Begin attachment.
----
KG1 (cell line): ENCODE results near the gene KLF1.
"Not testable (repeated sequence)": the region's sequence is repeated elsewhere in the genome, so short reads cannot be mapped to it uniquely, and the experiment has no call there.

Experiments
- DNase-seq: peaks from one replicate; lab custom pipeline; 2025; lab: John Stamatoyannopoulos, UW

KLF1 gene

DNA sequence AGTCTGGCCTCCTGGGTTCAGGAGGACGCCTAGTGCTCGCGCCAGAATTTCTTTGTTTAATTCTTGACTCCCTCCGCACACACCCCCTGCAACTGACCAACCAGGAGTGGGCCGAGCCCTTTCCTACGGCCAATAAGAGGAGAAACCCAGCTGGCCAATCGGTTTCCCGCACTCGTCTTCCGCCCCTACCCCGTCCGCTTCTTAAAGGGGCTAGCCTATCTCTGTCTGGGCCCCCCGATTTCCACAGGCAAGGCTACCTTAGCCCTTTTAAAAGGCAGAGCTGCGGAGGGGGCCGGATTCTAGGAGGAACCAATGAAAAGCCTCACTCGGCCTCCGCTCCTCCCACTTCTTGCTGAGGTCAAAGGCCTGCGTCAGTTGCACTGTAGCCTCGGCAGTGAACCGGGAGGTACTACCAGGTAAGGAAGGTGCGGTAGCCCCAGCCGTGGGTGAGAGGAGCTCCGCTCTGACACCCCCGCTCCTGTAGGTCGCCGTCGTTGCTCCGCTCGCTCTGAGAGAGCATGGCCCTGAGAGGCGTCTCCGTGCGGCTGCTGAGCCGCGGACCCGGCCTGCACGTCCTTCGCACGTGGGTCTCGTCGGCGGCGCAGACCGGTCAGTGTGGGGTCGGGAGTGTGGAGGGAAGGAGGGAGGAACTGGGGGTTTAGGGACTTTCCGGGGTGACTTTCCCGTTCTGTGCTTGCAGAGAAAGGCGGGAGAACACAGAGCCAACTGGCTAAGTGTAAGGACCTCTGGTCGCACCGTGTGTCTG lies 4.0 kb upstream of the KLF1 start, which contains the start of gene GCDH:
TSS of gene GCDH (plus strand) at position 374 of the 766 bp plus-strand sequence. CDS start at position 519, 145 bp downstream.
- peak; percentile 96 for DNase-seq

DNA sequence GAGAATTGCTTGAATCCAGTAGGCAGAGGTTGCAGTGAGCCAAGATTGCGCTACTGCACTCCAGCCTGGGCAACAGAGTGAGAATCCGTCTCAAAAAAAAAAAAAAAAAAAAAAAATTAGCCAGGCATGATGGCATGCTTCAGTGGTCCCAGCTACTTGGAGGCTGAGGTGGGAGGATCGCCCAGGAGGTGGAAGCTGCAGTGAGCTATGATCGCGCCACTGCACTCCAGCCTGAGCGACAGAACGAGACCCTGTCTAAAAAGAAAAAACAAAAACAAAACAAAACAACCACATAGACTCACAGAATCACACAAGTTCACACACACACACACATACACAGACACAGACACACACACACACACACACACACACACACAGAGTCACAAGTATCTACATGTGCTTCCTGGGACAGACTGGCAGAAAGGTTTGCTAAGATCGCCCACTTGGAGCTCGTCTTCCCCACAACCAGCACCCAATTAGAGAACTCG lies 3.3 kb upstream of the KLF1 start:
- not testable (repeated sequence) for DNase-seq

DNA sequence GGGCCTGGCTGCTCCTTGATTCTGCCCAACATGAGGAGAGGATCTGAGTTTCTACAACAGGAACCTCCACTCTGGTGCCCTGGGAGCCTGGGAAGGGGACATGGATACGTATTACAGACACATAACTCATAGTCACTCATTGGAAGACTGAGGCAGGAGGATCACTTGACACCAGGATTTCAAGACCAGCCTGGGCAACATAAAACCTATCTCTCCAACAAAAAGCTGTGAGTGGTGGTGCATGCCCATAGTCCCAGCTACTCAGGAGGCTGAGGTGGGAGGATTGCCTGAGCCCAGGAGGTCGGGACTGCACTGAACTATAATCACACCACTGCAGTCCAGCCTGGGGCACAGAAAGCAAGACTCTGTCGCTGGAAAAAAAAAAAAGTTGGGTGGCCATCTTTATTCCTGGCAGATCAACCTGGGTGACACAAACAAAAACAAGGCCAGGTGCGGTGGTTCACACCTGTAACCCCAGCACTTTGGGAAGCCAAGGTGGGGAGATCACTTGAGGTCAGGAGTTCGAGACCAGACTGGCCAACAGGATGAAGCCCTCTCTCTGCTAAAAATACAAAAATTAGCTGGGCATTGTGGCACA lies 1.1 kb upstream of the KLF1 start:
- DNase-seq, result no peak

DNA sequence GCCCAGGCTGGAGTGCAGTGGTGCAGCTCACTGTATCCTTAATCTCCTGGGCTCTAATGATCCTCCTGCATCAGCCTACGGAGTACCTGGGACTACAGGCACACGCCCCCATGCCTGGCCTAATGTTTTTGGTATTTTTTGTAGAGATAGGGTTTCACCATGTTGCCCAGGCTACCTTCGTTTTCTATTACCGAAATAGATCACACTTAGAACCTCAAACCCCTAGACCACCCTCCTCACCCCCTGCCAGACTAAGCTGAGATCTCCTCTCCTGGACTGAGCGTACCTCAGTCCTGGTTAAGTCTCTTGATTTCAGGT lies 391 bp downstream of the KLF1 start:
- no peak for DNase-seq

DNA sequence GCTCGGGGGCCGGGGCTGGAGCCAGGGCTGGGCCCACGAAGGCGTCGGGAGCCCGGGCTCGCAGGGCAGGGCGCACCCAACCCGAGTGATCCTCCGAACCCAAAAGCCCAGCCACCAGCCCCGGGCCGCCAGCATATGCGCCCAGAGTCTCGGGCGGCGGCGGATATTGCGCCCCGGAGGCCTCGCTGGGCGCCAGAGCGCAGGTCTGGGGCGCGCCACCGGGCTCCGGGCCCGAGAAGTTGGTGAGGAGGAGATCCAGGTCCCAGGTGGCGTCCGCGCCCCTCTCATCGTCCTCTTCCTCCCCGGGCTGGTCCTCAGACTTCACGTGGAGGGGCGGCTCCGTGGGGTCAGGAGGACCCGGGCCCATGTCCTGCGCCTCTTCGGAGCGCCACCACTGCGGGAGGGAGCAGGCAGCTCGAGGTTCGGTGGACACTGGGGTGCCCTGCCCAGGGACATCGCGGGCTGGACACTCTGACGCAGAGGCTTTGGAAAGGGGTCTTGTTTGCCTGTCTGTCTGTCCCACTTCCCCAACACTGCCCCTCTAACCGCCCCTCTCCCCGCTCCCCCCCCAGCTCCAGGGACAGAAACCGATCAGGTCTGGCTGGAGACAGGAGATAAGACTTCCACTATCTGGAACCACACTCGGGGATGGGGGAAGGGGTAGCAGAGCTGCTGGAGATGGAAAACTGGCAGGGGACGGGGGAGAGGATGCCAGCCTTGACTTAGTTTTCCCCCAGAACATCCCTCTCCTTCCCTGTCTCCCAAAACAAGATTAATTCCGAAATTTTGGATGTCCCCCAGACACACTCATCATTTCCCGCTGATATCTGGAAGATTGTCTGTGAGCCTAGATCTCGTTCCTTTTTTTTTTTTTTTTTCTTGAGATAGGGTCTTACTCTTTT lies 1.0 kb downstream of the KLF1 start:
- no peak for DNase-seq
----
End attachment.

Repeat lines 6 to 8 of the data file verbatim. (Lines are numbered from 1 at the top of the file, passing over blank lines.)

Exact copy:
DNA sequence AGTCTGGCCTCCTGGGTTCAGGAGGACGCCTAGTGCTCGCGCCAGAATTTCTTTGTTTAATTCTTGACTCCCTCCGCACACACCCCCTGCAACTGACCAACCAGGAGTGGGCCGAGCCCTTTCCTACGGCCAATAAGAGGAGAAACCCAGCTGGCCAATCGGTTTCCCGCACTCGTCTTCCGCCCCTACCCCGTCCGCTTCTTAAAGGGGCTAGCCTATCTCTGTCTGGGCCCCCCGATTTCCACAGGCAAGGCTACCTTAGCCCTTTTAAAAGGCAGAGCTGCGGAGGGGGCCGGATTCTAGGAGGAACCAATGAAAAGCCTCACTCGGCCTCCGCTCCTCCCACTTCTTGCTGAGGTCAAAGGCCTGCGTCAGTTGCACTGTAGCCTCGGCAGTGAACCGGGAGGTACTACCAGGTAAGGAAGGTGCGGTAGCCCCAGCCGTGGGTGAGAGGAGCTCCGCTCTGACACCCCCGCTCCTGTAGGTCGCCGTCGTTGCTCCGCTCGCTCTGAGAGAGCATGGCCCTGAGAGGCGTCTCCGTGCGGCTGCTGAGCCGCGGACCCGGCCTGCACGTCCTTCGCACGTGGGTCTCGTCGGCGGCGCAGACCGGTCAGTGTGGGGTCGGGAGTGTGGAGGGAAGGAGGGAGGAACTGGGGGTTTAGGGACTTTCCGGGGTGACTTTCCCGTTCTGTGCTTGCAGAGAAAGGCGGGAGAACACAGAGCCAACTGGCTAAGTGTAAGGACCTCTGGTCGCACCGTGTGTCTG lies 4.0 kb upstream of the KLF1 start, which contains the start of gene GCDH:
TSS of gene GCDH (plus strand) at position 374 of the 766 bp plus-strand sequence. CDS start at position 519, 145 bp downstream.
- peak; percentile 96 for DNase-seq